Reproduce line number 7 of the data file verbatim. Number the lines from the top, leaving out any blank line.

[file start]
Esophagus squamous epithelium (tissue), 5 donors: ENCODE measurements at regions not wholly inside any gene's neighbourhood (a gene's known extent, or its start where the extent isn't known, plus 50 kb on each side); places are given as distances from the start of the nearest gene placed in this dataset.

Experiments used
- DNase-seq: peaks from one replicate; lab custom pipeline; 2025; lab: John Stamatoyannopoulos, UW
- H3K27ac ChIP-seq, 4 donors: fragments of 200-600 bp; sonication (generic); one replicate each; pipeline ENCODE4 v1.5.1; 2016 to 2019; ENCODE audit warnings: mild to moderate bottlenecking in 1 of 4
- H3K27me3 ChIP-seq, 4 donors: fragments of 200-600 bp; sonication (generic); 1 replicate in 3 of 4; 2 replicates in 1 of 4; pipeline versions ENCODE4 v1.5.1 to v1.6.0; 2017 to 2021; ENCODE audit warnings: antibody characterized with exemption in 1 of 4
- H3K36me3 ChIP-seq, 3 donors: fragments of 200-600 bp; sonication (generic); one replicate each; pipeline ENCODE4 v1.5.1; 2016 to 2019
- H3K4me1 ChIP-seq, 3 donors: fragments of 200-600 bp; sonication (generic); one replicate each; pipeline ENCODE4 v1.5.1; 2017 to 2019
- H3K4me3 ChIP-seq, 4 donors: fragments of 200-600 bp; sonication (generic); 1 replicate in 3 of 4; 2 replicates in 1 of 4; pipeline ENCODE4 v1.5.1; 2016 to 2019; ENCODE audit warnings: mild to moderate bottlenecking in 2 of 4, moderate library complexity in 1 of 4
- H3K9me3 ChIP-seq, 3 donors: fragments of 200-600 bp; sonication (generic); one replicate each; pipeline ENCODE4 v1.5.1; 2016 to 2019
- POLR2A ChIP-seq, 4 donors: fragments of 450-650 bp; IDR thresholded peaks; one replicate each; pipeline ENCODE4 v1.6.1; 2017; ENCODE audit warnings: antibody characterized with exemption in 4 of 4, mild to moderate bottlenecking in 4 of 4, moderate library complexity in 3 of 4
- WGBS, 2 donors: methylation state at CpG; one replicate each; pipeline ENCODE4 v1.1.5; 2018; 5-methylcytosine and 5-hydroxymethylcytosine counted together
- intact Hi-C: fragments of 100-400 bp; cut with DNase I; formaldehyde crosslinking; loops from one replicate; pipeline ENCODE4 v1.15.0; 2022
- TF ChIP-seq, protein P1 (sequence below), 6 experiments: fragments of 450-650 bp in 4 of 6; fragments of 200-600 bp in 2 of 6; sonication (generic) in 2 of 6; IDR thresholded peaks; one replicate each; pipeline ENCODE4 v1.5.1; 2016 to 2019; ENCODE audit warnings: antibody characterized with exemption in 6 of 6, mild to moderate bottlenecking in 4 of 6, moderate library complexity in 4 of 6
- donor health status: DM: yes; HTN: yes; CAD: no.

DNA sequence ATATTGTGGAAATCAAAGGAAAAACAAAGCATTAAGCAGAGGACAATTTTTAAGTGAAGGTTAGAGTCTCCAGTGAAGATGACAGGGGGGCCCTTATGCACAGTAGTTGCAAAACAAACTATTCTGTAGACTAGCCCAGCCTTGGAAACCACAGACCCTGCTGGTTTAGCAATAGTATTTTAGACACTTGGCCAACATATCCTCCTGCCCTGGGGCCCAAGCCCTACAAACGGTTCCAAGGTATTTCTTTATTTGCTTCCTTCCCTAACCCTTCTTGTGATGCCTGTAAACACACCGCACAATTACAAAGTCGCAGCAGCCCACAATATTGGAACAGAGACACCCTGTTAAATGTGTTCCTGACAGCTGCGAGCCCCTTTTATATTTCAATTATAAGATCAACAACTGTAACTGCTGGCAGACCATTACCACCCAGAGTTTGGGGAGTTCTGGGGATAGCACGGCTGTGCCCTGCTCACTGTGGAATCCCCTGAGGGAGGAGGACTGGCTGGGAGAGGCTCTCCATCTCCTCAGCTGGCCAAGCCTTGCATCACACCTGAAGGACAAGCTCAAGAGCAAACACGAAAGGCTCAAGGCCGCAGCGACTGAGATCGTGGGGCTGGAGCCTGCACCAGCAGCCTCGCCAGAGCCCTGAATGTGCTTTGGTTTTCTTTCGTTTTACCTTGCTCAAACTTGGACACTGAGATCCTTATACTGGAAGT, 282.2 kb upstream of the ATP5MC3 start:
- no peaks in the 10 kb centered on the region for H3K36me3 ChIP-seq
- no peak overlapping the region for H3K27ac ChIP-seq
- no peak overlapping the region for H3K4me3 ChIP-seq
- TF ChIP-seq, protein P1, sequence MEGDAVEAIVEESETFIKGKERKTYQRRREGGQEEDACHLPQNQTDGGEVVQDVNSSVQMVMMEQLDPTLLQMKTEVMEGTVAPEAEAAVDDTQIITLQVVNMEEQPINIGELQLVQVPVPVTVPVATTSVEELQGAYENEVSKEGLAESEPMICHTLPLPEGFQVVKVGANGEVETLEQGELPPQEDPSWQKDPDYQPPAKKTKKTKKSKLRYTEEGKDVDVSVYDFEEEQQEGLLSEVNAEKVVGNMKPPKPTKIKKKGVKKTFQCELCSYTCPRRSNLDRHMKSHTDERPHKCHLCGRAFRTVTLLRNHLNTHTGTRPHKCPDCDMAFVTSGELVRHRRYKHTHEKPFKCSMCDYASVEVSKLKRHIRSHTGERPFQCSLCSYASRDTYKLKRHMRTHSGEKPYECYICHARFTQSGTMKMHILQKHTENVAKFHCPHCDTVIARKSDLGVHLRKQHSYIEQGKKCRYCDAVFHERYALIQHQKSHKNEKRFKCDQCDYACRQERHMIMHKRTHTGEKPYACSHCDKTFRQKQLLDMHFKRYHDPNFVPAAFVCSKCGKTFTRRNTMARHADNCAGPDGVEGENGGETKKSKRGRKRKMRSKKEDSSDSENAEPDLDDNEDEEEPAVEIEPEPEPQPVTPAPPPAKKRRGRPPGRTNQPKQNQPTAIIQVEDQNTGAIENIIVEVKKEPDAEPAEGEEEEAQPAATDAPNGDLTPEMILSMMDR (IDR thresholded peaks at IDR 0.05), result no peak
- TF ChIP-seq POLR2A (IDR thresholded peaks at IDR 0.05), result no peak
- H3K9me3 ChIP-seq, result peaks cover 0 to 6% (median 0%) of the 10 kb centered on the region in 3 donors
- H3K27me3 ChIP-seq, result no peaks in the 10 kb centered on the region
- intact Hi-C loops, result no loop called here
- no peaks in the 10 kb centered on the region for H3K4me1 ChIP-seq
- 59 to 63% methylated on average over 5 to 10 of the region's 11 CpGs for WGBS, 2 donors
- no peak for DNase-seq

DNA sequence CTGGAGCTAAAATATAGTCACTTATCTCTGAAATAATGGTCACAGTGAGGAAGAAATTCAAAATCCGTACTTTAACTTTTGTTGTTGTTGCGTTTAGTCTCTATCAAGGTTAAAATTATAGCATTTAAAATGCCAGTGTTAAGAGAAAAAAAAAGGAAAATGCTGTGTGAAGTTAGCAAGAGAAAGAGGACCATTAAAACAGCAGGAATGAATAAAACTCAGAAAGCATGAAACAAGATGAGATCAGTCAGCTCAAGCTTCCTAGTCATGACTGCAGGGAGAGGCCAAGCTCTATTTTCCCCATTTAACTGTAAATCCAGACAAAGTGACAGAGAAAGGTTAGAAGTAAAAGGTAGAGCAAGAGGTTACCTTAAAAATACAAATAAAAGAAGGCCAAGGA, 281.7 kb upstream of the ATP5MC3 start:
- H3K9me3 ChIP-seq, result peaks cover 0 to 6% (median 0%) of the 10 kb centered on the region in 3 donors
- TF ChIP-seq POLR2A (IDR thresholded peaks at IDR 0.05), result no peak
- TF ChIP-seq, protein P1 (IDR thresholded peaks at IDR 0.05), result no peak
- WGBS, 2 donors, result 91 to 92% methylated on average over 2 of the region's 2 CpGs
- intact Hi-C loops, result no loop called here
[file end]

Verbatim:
- H3K4me1 ChIP-seq, 3 donors: fragments of 200-600 bp; sonication (generic); one replicate each; pipeline ENCODE4 v1.5.1; 2017 to 2019